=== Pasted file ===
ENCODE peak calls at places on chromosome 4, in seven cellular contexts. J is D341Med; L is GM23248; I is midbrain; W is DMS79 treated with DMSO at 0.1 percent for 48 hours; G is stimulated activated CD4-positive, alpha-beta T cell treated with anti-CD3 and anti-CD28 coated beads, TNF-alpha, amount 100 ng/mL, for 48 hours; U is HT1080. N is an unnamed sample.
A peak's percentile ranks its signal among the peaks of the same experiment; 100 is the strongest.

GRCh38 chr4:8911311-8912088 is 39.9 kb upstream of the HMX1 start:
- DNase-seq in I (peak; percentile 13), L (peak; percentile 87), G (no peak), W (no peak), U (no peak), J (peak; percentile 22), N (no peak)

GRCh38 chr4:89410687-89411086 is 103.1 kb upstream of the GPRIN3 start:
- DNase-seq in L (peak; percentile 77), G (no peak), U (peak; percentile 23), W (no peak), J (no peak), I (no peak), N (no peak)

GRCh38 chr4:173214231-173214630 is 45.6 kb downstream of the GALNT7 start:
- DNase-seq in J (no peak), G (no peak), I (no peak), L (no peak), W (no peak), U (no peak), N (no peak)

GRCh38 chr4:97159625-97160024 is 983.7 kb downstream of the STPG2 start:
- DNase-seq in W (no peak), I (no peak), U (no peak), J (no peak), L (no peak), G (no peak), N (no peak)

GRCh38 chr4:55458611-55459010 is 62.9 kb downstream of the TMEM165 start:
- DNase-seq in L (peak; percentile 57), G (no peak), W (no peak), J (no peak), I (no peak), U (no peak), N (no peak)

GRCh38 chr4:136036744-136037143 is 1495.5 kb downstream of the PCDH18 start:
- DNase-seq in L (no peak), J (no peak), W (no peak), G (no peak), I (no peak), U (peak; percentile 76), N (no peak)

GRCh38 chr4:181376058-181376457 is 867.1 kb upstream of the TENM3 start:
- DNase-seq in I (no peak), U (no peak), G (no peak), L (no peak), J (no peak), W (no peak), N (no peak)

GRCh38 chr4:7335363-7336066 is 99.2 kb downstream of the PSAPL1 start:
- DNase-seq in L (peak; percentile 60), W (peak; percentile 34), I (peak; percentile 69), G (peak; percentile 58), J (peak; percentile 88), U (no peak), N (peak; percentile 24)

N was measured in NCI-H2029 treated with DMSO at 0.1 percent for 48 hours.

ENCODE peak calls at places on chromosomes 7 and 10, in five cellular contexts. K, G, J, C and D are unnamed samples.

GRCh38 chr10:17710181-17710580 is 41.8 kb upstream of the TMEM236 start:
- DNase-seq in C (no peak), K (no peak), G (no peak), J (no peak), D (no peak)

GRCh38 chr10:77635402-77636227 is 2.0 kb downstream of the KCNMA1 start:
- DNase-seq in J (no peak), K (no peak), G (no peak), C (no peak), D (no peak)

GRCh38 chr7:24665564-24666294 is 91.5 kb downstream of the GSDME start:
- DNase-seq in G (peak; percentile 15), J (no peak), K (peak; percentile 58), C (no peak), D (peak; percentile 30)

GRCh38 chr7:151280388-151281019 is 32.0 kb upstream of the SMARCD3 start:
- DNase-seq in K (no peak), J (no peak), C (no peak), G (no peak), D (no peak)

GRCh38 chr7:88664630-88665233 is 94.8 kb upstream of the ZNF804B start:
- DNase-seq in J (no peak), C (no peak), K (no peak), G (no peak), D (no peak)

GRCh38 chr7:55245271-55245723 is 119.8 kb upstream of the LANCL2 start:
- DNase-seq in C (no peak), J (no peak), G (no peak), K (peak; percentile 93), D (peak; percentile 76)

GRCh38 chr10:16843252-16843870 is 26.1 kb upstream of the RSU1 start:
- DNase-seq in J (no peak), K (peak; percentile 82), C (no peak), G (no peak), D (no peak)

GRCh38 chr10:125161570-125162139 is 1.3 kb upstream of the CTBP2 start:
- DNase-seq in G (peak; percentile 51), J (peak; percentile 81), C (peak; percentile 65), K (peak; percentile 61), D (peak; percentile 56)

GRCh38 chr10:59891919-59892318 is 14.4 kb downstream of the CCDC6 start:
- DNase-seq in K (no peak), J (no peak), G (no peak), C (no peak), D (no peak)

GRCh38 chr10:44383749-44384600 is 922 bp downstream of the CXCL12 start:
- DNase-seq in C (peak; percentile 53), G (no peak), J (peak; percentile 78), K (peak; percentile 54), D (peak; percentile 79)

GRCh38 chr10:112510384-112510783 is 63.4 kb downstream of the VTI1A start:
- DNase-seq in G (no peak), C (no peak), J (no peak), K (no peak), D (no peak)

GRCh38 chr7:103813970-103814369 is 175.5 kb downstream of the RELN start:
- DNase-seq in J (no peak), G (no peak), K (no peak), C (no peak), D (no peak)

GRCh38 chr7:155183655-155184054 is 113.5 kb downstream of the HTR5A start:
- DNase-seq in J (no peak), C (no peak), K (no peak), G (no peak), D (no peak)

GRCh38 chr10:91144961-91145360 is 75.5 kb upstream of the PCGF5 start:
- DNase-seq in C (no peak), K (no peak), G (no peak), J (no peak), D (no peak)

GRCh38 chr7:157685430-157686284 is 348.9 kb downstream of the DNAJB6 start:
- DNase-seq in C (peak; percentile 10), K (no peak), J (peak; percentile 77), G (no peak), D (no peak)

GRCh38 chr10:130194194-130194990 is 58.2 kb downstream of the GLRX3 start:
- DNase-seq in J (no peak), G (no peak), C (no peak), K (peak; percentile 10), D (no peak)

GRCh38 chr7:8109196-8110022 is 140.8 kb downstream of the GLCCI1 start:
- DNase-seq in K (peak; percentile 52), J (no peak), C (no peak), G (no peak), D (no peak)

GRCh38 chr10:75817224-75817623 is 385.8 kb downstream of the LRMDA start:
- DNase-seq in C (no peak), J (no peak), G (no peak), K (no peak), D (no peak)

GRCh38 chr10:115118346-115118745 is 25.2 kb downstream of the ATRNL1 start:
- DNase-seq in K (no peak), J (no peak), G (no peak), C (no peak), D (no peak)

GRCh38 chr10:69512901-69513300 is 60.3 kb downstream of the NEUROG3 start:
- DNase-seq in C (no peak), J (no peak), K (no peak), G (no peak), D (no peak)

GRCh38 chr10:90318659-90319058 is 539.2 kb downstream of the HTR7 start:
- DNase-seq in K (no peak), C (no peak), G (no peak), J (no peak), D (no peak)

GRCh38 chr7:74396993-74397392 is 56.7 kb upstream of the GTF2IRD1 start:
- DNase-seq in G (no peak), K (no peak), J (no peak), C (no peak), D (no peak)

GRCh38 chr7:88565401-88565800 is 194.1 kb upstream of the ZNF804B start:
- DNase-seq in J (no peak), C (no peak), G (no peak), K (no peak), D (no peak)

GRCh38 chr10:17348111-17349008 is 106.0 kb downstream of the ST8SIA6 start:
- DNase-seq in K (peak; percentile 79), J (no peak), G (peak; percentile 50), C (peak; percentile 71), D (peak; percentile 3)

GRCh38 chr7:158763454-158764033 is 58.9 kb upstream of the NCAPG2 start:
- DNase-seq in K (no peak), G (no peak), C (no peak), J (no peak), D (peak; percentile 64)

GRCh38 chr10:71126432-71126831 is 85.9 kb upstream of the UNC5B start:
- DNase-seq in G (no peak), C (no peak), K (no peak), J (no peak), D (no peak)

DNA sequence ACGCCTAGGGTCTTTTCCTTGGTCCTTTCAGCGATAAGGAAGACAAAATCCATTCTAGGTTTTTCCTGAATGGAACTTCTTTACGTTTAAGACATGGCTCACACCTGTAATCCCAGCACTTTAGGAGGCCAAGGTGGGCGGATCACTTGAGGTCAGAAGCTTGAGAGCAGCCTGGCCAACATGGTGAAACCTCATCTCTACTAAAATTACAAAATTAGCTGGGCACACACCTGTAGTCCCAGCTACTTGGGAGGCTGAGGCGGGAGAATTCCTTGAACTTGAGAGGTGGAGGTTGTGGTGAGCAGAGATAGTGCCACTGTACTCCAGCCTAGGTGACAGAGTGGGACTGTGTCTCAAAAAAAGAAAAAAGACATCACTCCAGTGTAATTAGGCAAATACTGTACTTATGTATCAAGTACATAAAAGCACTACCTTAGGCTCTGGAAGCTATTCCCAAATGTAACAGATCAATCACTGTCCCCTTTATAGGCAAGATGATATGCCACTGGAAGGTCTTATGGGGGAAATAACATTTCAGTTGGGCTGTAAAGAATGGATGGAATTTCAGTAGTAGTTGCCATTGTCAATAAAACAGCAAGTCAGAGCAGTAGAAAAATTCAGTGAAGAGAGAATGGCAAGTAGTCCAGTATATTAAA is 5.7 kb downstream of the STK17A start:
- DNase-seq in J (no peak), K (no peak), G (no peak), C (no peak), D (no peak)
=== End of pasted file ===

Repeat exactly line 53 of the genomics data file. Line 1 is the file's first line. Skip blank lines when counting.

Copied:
GRCh38 chr7:8109196-8110022 is 140.8 kb downstream of the GLCCI1 start: